Through the installation Pavillons et Totems I question our relationship with history and myths by exploring a little-known or evolving heritage conveying experienced or legendary stories that stem from the construction of a collective narrative.
Tied to the former Franco-Belgian mining region, my approach is that of an ethnographer of humble places. At the CRP in Douchy-les-Mines, France I am presenting a set of photographs along with a sound montage played in the art center space, forming an installation that invites visitors to consider various sites and plunge into the stories these sites echo.
At the edge of a forest, at the end of a road, behind a curtain of trees, monuments loom up like apparitions, many of them ordinary ones that speak to the inhabitants of these territories and open their imagination. Their stories can be heard, like “micro narratives” forming a discontinuous and digressive narrative that envelops visitors and stimulates their imagination.
By superimposing images of places and stories of inhabitants like a mosaic, I poetize spaces by opening them to a multiplicity of perspectives and voices. Through these micro narratives, I allow the inhabitants of these places to reclaim their history and the history of their territory.
— Maxime Brygo, Lille, France
Leisure is a collective work realized by two photographers: Maxime Delvaux and Kevin Laloux.
Leisure is defined by the activity that we do outside the time taken by our usual occupations. It is the activities that we choose to do. Those are of all nature: cultural, sporting, recreational, etc. The idea of this work is to analyze the means used to practice those activities as well as the people involved in them. First of all, in a formal way, through the architecture of these places devoted to leisure and the sites in which they are established.
This work tends to translate into images the infrastructures and architectures developed by a state or a region, to promote a territory and to make a site attractive in a touristic or recreational way. This project is also about public and private places allowing the practice of a leisure activity. What importance does the city leave them, and how are they implanted in the urban landscape?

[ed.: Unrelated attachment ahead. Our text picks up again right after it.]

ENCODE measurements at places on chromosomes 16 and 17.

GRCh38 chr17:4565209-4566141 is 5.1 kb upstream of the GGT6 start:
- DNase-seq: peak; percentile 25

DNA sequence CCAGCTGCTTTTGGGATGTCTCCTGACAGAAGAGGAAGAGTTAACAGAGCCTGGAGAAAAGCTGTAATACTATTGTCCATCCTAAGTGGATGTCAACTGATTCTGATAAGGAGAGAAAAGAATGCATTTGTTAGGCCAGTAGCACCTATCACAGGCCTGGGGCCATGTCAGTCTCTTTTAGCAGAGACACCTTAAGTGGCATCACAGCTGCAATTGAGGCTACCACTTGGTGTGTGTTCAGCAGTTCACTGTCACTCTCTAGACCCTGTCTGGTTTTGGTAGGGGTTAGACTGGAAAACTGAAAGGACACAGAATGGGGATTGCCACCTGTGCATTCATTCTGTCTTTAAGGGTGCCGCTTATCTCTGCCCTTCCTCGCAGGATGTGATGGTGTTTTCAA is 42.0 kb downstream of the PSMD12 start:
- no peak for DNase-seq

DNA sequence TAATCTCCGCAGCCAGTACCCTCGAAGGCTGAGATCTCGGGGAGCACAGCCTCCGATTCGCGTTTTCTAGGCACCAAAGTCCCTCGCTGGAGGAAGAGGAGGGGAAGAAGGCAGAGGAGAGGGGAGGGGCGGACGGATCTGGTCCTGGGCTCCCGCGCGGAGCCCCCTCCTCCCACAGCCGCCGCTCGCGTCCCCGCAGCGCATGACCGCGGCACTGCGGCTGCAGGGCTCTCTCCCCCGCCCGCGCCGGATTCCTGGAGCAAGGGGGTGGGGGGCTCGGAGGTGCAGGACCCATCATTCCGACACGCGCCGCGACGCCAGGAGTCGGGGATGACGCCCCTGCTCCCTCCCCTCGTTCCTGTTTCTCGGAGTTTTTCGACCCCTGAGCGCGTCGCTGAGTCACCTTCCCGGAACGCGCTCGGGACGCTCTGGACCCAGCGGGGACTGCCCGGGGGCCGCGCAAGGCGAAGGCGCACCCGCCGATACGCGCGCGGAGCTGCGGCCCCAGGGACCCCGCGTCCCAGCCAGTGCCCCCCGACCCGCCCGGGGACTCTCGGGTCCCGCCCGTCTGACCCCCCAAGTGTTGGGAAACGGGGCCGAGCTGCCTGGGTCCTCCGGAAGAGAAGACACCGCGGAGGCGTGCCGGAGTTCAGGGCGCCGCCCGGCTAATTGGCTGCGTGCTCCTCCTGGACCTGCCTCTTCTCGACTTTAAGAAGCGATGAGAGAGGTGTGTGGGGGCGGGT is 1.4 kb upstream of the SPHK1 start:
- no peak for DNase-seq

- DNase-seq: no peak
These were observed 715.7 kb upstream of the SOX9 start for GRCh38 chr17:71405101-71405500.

Further than this formal approach, it is interesting to analyze the use made of these places by people, and the way in which they make those places alive and their own. Photographing these people — in this particular context they have chosen to live — allows us to capture in them something real and personal.
— Maxime Delvaux & Kevin Laloux, Brussels, Belgium
Newland presents photographs of spaces built in the last few years in five new Dutch towns. This project questions the construction of the identity of these towns. How have these cities with no history been drawn and laid out? What has been erected there? Which monuments for which celebrations? However, we don’t have enough distance with these objects to be able to appreciate their legacy value for the next generations. It seems that photography, by freezing places and times in such spaces, vouches for or creates the legacy status of these objects.
The drawn spaces take shape through the photographic staging, whose role is here to create a moment – a moment and a monument. Newland is an imaginary space because it merges the landscapes of five cities. These landscapes present a scenography of the promotional/advertising town. This photographic corpus claims to be, maybe paradoxically, an archive in becoming. We ask ourselves the question of durability, while facing landscapes that were still but drawings half a century ago. Now it’s up to the viewer to question the shift between the imagined territory, photographed here, and the representation of reality, that often escapes us.
— Maxime Brygo